Walk The Moon

support I´m All Ears
author HES date 16/03/13 venue Lille Vega, Copenhagen, DEN

Walk The Moon is the new indie-sensation sweeping the nation. After getting featured on the British hit-show "Skins" it's been a straight road to the stars for the quartet. Tonight Lille Vega is sold out and the floor is filled even before the warm up band hits the stage. The room is buzzing with excitement, girly outbursts of laughter and melodies being hummed all around as tonight’s warm up “I'm All Ears” hit the stage:

I'm All Ears

Is a very, very young band but based on Danish pop heirlooms. The front man of the band Kristian Vad has written pop tunes for the iconic band TV2 and guitarist Nis Neubert Klugart is P3-royalty from The Broken Beats. So all in all I'm pretty excited to maybe catch a new great pop-act in the making here tonight. There is no doubt that these guys know how to write pop. Song after song you're hit with the sensation of having heard them before. In popish music there is a fine line between being so overly catchy that the music you make becomes cliché and actually making something catchy yet unique enough to keep the listener engaged. In the case of I'm All Ears, luckily it's the latter option.

Kristian Vad. All pictures by Thomas Dyregaard

Kristian Vad has a sweet, soft disarming voice and the riffs are playful and whimsical. Unfortunately he hits an off tone in a falsetto-part of "On My Mind" but it's easily forgiven. The standard is high. And as the guitar loses sound mid-show the band handle it as complete pro's even getting the crowd to shout "el-guitar" at the sound man. Not many here came for the warm up - the band "only" has around 500 likes on facebook, but the crowd is fired up. Whether it's general excitement or if I'm All Ears simply struck a chord with the audience is questionable. Anyway it doesn't really matter; they are great tenants of it. The only let-down is that the band only has material for 25 minutes, so it's a quick buzz up but a long wait until the main act comes along to pick it back up.

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WALK THE MOON

And 3 - 2 - 1 lift off! Walk The Moon start their set with a musical’esque tune ending off in a crescendo of laser-like synth explosions. The stage lights up as if a space ship just landed and on board were a band completely ready to rock. From my spot at the balcony in Lille Vega I suddenly notice the amounts of painted faces in the crowd. It looks like a mixture of an Indian tribe pow pow (the band has a signature tribal inspired face make up reminiscent of that of Peter Pan) and a disco concert as lead singer Nicholas Petricca calls out for Copenhagen.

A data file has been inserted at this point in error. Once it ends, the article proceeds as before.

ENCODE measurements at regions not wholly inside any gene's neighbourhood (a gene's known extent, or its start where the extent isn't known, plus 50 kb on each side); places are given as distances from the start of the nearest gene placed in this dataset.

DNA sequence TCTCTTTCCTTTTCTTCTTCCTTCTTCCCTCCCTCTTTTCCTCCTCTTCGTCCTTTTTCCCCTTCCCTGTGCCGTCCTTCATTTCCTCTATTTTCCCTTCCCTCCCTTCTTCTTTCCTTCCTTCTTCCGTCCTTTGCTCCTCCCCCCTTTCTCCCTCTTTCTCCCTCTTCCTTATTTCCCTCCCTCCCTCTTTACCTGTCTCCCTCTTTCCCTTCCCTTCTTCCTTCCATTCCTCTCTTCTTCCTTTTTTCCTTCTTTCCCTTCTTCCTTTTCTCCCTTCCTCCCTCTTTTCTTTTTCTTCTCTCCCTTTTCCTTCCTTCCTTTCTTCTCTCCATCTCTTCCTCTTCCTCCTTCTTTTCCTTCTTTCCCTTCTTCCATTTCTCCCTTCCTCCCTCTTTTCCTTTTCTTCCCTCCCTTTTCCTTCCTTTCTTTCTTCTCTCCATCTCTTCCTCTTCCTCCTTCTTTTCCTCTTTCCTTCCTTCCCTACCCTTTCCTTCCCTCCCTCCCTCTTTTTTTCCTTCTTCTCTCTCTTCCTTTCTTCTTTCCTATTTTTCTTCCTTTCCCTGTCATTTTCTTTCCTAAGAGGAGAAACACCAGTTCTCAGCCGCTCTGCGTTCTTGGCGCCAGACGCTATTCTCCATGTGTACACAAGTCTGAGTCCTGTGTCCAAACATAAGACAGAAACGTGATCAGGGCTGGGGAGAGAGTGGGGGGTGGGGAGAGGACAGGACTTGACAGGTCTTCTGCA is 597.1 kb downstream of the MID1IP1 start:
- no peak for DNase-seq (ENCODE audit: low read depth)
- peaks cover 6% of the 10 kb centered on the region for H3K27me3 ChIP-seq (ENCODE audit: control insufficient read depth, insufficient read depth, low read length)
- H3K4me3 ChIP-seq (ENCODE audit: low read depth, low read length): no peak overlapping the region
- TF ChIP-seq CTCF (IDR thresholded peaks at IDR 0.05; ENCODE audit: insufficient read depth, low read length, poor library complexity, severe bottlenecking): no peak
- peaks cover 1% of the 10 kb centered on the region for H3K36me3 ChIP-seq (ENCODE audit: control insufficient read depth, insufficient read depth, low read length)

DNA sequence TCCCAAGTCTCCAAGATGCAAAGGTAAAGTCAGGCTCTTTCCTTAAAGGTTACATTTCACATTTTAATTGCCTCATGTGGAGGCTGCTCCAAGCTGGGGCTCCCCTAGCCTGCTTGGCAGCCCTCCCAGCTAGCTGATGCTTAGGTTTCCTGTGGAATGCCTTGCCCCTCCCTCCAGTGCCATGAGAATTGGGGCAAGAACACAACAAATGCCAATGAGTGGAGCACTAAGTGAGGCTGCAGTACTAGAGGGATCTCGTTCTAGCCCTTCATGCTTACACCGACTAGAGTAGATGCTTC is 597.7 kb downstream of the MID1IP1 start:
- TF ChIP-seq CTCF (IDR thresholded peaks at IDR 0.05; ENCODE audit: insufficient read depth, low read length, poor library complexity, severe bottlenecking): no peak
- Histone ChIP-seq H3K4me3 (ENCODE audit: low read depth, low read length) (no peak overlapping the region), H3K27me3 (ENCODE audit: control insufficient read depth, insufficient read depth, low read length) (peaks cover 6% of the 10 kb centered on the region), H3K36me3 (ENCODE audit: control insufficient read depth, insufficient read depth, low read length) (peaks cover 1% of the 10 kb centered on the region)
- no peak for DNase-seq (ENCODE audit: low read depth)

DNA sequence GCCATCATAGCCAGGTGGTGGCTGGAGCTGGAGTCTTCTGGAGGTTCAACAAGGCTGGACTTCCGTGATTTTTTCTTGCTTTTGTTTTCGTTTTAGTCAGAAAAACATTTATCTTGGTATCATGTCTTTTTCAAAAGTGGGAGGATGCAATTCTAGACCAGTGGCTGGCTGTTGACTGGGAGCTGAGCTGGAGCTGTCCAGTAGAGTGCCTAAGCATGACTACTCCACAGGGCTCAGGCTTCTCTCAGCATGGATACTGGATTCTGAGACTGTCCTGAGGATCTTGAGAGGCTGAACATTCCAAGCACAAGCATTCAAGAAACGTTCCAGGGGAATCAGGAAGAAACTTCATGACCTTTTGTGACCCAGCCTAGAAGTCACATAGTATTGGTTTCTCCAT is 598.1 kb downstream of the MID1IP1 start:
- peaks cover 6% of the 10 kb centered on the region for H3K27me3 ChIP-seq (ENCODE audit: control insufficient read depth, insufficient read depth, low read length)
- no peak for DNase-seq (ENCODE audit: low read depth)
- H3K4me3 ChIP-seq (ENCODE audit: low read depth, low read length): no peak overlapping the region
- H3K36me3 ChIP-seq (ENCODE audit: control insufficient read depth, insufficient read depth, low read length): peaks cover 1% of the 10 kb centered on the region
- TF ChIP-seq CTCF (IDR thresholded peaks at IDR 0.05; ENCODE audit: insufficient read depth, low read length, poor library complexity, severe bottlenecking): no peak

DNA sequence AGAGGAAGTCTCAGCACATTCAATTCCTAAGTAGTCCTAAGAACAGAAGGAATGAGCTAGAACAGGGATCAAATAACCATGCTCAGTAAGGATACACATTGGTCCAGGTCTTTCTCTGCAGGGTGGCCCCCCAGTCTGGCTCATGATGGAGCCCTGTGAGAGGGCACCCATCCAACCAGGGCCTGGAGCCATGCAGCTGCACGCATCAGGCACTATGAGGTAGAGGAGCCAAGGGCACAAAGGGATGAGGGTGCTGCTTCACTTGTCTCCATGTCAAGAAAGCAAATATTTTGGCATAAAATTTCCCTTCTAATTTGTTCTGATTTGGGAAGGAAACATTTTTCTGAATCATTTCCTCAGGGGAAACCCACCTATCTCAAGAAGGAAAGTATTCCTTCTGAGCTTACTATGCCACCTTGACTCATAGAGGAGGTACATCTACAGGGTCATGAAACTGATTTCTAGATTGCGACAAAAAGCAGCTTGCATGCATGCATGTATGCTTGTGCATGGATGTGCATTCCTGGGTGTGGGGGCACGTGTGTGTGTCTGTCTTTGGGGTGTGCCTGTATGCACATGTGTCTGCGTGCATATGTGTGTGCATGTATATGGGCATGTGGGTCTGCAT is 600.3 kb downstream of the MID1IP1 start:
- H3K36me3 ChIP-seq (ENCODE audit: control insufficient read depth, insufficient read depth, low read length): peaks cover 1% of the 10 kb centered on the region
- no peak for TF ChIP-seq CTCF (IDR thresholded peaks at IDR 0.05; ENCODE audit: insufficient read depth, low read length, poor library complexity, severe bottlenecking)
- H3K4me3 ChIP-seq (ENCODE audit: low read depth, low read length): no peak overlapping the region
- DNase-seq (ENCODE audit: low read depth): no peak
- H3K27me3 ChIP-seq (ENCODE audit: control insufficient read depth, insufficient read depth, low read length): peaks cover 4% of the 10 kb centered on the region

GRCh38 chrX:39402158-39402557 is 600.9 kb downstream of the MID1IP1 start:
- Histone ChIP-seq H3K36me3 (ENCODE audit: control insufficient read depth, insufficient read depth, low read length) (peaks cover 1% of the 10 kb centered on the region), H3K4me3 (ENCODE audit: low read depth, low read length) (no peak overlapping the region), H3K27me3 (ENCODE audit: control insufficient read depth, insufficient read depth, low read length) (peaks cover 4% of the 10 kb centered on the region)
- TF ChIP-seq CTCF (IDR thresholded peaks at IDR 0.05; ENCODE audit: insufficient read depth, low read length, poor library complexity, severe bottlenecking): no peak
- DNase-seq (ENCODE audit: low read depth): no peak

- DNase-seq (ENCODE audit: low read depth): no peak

Nicholas Petricca seems to be made out of a different matter tonight as he manages to handle the keys, synth, a drum and his faithful microphone. All the while this man is dancing from song start to song end. After having toured half the world and half the world left to tour the next couple of months you'd expect the band to be a bit more out of breath but for the first 30 minutes everyone here is dancing as the band plays favourites as "Quesadilla", "I can lift a car" and newly released single "Tightrope". The falsetto-based chorus of "Shiver Shiver" is absolutely dead on even though Petricca should be completely out of breath this long into the set.

Nicholas Petricca. All pictures by Thomas Dyregaard

In the middle of the show the band loses a bit of energy and hits a low point during the only really quiet song in the band's repertoire - "Iscariot". It's a beautiful moment for the first row of people who have listened to the CD over and over again, but it's almost impossible to pick up. I give credit to the band for playing such a fan-loved song, but the back of the room is lost in the contrast between disco show before and sudden slow dancing track. This is honestly the only time during the show where the band falls a bit through and you also glimpse a bit of fatigue.

Walk The Moon. All pictures by Thomas Dyregaard

Besides that little bit of a low point and a bit of microphone-squeaking this is the kind of stuff love affairs with bands are made of. The band is just as engaged in the audience as the audience is to them. A weird kind of symbiosis happened tonight between the four Americans on stage and the never-ending sea of sparkling faces. It's wonderful to go to a rock concert, feeling like you're at a disco party and being completely infected by the spirit of an audience eager to have the time of their lives.

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